Participants and observers in this two-part session will

1. Observe the interaction between the biomechanical and neuromechanical components of dynamic performance;

2. Recognize components of an efficient static posture;

3. Utilize principles of applied physiology, biomechanics, and motor control to modify posture;

4. Apply a rubric for identifying biomechanical and neuromechanical dysfunctions of posture and designing an individual program for performers.

5. Receive an individualized plan to improve dynamic posture in their performance medium.


Part II. Individualized Programs for Continuing Improvement
SPEAKER: unknown

ABSTRACT. The authors will discuss the limitations of traditional postural instruction in typical music school settings, and describe their posture training program for university music students. Recommendations will be offered for those who would like to increase their understanding and ability to implement efficient performance strategies for themselves and their students. A rubric will be provided for the application of the intervention principles. Following this, as time allows presenters will work with interested musicians, tailoring a program for their specific needs. These participants will be screened for biomechanical and neuromechanical dysfunction related to posture. A specific program will be developed to improve static and dynamic posture as it relates to performance.

17:00-18:30 Session 24: Piano modelling
Location: Fanny Hensel Saal
Piano hammer-string contact duration: How the bass hammer is released from the string

ABSTRACT. We associate the bass hammer-string contact duration with the time of propagation of compression wave traveling through the hammer body from the contact point to the hammer kernel and back. Based on the hereditary model of the microstructured wool felt, it has been revealed that the stiffness of felt is a nonlinear function of the compression, and it is strongly determined by the rate of the felt loading. This means that the speed of the compression wave that propagates through the felt depends on the wave form and on its amplitude. It has been shown that the pulse of a smooth form, and which has no discontinuity on its front propagates with the constant speed until the accumulation of nonlinear effects results in the eventual continuous wave breaking. After that moment the shock has been formed, and now the velocity of the shock wave depends on the value of the jump discontinuity across the wave front. It has been shown that the front velocity of the shock wave is greater than the velocity in a linear medium. Therefore, the total time of wave propagation, which is related with a duration of the hammer-string contact, decreases as the dynamic level of the hammer impact is raised. As result, for the first bass hammers, the contact duration is shorter than the round-trip time to agraffe, and hence, no reflected wave is needed to assist the hammer for going away from the string.

Energy based simulation of a Timoshenko beam in non-forced rotation. Influence of the piano hammer shank flexibility on the sound.
SPEAKER: unknown

ABSTRACT. A nonlinear model for a vibrating Timoshenko beam in non-forced unknown rotation is derived from the virtual work principle applied to a system of beam with mass at the end. The system represents a piano hammer shank coupled to a hammer head. An energy-based numerical scheme is then provided, obtained by non classical approaches. A major difficulty for time discretisation comes from the nonlinear behavior of the kinetic energy of the system. This new numerical scheme is then coupled to a global energy-preserving numerical solution for the whole piano. The obtained numerical simulations show that the pianistic touch clearly influences the spectrum of the piano sound of equally loud isolated notes. These differences do not come from a possible shock excitation on the structure, nor from a changing impact point, nor a ``longitudinal rubbing motion'' on the string, since neither of these features are modeled in our study.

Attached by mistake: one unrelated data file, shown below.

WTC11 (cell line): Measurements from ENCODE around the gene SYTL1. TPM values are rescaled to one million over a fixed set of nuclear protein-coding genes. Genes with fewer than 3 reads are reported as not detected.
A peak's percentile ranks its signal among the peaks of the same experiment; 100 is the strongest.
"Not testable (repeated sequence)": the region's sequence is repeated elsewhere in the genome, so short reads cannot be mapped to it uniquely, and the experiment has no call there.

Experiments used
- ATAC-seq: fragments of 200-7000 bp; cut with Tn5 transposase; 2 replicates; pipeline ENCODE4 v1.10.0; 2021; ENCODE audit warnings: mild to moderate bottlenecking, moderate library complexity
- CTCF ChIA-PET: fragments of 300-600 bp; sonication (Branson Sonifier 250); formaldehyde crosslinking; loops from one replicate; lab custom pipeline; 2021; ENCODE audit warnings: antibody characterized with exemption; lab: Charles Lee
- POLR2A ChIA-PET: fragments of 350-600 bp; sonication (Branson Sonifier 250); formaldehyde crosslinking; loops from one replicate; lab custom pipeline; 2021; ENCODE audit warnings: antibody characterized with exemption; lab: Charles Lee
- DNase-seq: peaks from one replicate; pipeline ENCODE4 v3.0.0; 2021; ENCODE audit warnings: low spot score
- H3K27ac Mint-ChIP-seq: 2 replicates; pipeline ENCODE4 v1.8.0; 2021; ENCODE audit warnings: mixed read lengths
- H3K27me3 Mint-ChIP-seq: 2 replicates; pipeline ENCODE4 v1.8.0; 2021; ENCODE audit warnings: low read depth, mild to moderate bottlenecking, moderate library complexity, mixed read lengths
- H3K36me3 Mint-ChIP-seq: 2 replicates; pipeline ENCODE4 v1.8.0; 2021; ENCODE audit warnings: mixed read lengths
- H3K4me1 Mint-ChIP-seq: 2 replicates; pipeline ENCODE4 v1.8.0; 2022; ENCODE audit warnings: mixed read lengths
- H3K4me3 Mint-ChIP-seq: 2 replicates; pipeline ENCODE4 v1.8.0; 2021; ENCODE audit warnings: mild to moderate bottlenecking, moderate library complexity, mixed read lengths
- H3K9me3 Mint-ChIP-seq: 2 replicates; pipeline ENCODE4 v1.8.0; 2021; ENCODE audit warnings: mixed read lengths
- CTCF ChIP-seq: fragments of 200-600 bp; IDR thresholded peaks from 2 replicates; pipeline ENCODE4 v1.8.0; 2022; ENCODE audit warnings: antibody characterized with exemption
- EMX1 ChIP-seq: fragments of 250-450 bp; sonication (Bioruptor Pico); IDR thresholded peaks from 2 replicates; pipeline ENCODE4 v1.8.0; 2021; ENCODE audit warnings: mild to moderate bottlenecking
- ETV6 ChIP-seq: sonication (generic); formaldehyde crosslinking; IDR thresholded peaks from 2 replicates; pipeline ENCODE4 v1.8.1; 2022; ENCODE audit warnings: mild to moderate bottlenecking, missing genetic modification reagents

Investigating the double polarisations of vibrating piano strings
SPEAKER: unknown

ABSTRACT. The present work studies the double polarisations phenomenon observed in vibrating piano strings. When the string is given an initial displacement in one transverse direction (e.g. in the vertical plane), it is found out that the second transverse displacement (e.g. in the horizontal plane) will also be excited and the amplitude can be of similar order to the first transverse displacement. This phenomenon contributes to a characteristic piano sound feature called the "double decay". The understanding of the physical origin of the double polarisations may be attributed to the complex boundary condition observed in piano strings, or to the nonlinearities due to large-amplitude vibrations. The purpose of this study is to clarify their respective roles, by combining modelisation and experiments. The nonlinear vibrations are first studied with a two-degrees-of-freedom system extracted from the Kirchhoff-Carrier string equations. The method of multiple scales is used to study the free vibrations of two polarisations having nearly equal eigenfrequencies and thus presenting a 1:1 internal resonance. It is found out that depending on the energy of the excitation, an uncoupled transverse mode can develop into a coupled mode where there is energy exchange between the two transverse polarisations. The coupled mode is stable and the string oscillates in an elliptic path. Numerical experiments are also carried out, confirming the findings of the analytical approach. Next steps of the research will focus on the complex boundary condition by developing a lumped bridge model. Experiments will be conducted in order to properly discriminate the two effects and quantify their relative importance in the appearance of double polarisations in real piano strings.